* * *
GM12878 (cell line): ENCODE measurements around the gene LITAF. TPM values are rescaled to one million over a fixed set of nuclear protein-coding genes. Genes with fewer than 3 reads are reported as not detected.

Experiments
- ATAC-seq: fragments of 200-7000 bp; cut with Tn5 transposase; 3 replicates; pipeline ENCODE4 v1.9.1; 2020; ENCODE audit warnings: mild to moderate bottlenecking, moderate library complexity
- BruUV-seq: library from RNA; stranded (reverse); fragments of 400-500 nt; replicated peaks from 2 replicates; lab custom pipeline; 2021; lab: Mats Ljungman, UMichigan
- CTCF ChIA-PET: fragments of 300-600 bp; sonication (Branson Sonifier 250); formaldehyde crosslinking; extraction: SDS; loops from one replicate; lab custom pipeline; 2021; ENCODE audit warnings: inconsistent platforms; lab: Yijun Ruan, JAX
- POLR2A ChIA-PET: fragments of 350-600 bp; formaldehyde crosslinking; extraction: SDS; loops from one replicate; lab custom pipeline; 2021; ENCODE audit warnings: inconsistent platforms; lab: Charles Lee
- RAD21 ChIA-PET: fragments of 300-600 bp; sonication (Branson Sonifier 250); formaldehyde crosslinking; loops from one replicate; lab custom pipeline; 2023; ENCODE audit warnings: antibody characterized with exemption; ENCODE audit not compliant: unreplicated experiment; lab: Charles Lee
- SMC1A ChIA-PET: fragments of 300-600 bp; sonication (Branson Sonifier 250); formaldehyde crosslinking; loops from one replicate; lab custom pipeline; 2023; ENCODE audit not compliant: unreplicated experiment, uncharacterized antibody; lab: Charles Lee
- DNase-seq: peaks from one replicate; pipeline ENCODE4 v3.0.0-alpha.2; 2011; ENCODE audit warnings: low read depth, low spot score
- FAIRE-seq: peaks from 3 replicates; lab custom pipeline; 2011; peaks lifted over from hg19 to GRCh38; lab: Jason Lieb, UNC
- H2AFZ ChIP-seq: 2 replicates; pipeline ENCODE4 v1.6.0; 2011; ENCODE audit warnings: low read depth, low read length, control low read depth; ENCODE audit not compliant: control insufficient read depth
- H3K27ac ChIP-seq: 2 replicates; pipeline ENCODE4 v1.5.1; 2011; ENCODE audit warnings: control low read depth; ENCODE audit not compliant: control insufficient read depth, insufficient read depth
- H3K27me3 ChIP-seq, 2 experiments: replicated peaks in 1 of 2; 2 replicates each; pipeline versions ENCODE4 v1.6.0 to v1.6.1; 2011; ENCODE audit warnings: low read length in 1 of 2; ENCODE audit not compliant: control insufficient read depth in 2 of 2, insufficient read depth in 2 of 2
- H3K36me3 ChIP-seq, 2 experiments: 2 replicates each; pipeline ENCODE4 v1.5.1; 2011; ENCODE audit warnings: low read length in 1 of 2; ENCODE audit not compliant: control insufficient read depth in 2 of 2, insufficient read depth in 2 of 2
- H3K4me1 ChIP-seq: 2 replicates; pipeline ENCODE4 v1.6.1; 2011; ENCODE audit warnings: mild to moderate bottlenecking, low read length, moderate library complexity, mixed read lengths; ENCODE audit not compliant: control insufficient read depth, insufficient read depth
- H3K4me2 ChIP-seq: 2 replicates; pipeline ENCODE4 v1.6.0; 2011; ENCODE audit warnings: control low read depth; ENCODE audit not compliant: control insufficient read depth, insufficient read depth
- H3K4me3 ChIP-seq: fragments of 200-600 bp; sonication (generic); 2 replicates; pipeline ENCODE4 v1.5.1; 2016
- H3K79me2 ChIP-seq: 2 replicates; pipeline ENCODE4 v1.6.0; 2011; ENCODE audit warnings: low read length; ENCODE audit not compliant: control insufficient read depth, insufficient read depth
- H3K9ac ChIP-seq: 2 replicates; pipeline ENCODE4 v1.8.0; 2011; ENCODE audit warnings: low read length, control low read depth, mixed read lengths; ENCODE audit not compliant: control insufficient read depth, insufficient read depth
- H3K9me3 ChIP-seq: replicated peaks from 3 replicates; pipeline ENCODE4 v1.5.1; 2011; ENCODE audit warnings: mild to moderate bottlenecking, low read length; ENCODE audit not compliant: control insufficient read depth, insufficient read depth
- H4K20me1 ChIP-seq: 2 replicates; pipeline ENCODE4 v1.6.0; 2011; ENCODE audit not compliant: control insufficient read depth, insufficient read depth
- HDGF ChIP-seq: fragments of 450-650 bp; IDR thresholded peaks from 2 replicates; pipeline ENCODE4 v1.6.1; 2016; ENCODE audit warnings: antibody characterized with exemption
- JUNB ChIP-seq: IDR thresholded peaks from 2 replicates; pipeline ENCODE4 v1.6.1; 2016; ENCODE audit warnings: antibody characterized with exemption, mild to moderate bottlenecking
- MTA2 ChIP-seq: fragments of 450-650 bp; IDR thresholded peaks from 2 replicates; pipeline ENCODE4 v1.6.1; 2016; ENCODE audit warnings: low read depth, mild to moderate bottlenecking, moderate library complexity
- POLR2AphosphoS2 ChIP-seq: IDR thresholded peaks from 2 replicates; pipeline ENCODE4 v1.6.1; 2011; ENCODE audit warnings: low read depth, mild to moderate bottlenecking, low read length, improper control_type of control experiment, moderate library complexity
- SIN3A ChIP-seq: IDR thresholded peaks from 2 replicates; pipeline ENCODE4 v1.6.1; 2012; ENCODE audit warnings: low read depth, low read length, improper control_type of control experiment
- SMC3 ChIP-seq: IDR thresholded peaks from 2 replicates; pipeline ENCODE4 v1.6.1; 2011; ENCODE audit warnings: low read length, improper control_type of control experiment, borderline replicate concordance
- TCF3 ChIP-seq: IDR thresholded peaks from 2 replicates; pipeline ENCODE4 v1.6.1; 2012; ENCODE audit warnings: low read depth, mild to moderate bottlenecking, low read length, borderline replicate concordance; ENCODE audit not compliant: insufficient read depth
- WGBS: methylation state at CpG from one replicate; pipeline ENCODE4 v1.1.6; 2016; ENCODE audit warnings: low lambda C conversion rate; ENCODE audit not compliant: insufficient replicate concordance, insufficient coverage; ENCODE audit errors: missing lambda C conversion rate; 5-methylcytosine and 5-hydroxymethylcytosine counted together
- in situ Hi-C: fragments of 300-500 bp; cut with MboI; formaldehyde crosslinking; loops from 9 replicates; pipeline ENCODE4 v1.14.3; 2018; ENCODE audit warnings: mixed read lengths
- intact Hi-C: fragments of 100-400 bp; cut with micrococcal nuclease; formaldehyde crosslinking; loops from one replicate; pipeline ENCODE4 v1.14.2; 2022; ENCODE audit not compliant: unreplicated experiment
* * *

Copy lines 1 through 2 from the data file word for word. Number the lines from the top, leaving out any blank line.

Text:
GM12878 (cell line): ENCODE measurements around the gene LITAF. TPM values are rescaled to one million over a fixed set of nuclear protein-coding genes. Genes with fewer than 3 reads are reported as not detected.

Experiments